Ten Marathon Mondays ago twin bombs blew up the streets and the hearts of Boston. Ten years since the happy cheers and applause curdled into gut-wrenching screams piercing the smoky haze of flying debris. Ten years since the explosions killed three people and more than a dozen lost limbs. The Boston Marathon bombing still stands as one of the nation’s deadliest domestic terror attacks. Now a decade later we mark the day when horror and history melded before and after.
A milestone anniversary demands we pause to make meaning of the time between then and now. Back then we shared the initial days of shock, the fear of an escaped terrorist and tears that flowed freely. We drew comfort in communal gatherings, drew strength from our shared experience, and in our fierce public declaration of taking back our power: Boston Strong.
Michele Blackburn, a survivor of the bombing, was injured while standing near the finish line. She lost most of her left calf and endured extensive long-term rehabilitation. She didn’t lose her leg but as she told the Boston Globe recently, she carried survivor’s guilt. Now, after ten years, she is running the race saying “That’s weight that I don’t want to carry around anymore.” At the Boylston Street finish line where Blackburn was injured, now there are four twisted spires of bronzed metal reaching skyward. They stand sentry in a moving memorial to those who lost their lives in an instant. A remembrance and a reminder of our pledge never to forget.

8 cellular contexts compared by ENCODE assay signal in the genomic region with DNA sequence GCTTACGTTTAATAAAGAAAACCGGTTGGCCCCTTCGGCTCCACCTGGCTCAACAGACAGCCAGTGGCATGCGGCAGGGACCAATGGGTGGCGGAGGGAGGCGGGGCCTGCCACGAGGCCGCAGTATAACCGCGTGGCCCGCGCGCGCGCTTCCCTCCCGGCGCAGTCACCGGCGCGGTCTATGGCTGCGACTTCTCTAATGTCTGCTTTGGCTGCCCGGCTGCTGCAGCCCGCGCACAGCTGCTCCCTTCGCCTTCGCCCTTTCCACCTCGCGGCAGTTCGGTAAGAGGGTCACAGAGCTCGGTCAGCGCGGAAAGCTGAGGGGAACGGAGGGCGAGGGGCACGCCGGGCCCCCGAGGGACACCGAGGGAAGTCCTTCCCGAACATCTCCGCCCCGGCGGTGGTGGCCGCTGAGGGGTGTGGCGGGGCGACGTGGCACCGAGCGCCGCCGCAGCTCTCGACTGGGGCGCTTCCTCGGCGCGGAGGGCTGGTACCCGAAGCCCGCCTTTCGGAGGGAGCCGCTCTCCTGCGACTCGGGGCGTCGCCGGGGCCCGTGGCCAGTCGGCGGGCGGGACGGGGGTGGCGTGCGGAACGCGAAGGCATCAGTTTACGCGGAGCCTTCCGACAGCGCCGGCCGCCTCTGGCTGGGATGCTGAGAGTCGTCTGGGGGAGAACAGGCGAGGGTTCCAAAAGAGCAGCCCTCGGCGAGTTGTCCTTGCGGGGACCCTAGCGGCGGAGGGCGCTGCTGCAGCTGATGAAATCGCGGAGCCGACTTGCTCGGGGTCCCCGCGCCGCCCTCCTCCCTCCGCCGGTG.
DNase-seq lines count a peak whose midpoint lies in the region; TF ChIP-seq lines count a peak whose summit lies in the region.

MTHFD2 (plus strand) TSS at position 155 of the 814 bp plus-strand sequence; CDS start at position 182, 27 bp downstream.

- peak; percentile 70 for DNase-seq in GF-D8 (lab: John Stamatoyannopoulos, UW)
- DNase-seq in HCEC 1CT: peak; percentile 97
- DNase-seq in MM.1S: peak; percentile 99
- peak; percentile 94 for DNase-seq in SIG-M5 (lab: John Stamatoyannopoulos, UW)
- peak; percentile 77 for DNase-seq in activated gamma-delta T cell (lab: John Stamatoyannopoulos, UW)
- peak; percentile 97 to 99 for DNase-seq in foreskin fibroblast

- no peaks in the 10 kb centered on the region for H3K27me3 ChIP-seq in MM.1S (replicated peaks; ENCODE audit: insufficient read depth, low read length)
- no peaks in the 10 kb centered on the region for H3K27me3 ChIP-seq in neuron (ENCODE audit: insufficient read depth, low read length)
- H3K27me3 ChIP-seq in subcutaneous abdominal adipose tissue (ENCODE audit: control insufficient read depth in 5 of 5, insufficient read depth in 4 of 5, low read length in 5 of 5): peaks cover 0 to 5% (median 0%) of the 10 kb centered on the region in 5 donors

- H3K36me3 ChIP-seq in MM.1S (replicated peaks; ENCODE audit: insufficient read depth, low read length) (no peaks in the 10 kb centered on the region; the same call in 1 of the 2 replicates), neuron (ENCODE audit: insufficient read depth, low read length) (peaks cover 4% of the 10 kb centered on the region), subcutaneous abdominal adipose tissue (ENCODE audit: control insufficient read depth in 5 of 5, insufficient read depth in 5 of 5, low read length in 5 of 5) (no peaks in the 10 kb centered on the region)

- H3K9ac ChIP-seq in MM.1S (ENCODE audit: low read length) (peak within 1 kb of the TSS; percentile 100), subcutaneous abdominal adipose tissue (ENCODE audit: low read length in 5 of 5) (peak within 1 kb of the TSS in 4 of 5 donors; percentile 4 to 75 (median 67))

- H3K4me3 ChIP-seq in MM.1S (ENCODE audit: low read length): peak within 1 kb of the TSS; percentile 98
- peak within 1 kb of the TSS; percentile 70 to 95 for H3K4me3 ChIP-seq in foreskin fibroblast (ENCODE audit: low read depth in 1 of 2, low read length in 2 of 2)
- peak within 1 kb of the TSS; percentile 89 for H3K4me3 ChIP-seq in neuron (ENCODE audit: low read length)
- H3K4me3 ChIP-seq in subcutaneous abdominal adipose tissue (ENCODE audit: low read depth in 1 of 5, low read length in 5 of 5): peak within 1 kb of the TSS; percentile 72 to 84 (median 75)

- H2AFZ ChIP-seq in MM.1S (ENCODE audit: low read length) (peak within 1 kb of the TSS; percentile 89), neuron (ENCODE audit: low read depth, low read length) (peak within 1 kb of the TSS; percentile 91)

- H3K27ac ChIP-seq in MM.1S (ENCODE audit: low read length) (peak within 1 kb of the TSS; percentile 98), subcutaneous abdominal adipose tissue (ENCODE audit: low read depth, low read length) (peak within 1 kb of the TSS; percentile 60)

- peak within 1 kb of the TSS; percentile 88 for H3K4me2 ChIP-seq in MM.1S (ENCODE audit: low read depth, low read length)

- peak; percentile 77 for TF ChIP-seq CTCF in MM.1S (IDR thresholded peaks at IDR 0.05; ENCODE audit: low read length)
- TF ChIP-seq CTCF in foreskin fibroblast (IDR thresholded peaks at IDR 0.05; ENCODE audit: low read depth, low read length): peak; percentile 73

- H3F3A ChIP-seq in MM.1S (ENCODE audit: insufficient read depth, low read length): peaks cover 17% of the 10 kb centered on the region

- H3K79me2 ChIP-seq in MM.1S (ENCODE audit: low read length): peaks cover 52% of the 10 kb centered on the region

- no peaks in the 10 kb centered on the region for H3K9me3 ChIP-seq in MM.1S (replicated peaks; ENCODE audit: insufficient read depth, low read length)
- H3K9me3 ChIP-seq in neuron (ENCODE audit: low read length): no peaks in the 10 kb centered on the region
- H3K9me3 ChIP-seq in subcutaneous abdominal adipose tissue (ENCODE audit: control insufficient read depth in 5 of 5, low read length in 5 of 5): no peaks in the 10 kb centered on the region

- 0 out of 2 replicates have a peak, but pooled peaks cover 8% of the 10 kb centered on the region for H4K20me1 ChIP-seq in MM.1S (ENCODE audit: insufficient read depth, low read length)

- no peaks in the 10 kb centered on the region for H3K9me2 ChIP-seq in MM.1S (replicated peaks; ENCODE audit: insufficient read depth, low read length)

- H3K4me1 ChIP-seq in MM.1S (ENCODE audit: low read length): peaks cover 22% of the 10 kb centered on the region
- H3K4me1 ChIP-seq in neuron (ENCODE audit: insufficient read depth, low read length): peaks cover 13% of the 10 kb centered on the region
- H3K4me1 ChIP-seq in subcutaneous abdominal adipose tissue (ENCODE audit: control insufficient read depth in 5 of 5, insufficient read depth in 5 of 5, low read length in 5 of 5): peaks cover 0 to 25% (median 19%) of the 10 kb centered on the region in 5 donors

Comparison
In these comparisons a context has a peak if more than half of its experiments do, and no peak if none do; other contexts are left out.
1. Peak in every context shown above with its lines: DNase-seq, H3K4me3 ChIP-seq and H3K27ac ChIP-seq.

But some can’t forget — emotionally and mentally, time stopped for them. Many don’t show any signs of physical injury but carry invisible scars: the trauma they still live with. Listening to their stories of being haunted by the memories in 2013 prompted Massachusetts Congresswoman Ayanna Pressley to introduce the Post Disaster Mental Health Response Act which President Biden signed into law. It will extend federal aid to victims suffering from post-traumatic stress disorder. In announcing the proposed bill, Pressley urged support for these often-overlooked marathon bombing victims, saying the next pandemic will be widespread and untreated trauma.
I’ve been looking back on my observations on the Marathon bombing anniversaries. On the first, I noted the ongoing grief that still felt fresh. On the third anniversary, I wondered if we had gone through the documented stages of grief — denial/anxiety/bargaining/anger/despair/hope — so that the Marathon had moved out of the shadow of the bombing. And now I wonder if time will ever dull the sharp edges of the anniversaries to come.
Grief expert Elizabeth Kubler Ross says simply, “the reality is that you will grieve forever.” In her co-authored book, “On Grief and Grieving” she adds, “You will be whole again … but you will never be the same. Nor should you be the same nor would you want to.” The next ten years start now.